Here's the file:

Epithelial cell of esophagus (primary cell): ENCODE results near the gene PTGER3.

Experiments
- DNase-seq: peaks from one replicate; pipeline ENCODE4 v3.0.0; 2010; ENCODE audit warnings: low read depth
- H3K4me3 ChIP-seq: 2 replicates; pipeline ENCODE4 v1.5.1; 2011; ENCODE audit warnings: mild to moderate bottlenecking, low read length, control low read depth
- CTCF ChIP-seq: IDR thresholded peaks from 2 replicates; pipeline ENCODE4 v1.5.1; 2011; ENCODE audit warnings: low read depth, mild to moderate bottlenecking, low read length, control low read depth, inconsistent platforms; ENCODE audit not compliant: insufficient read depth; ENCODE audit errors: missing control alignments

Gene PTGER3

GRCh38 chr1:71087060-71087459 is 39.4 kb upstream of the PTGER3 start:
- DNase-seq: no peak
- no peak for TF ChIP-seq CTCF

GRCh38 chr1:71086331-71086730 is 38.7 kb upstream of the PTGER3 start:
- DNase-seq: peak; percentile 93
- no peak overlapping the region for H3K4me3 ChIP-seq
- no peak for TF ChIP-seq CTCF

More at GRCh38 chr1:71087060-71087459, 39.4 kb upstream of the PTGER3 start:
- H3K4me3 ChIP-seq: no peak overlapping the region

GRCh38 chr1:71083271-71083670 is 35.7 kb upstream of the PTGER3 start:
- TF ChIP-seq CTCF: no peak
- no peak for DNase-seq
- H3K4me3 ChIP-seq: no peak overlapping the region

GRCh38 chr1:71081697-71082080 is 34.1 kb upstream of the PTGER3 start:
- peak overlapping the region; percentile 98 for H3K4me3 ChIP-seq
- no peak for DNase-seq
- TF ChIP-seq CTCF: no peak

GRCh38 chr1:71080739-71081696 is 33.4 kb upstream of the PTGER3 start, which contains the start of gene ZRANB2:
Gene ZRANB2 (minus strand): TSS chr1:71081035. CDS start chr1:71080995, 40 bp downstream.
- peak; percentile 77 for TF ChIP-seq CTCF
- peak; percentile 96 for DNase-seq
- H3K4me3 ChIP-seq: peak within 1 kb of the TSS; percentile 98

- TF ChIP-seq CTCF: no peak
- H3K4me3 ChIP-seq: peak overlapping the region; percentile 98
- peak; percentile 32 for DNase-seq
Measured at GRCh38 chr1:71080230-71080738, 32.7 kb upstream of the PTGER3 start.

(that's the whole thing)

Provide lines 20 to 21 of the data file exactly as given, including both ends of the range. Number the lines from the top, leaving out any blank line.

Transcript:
GRCh38 chr1:71081697-71082080 is 34.1 kb upstream of the PTGER3 start:
- peak overlapping the region; percentile 98 for H3K4me3 ChIP-seq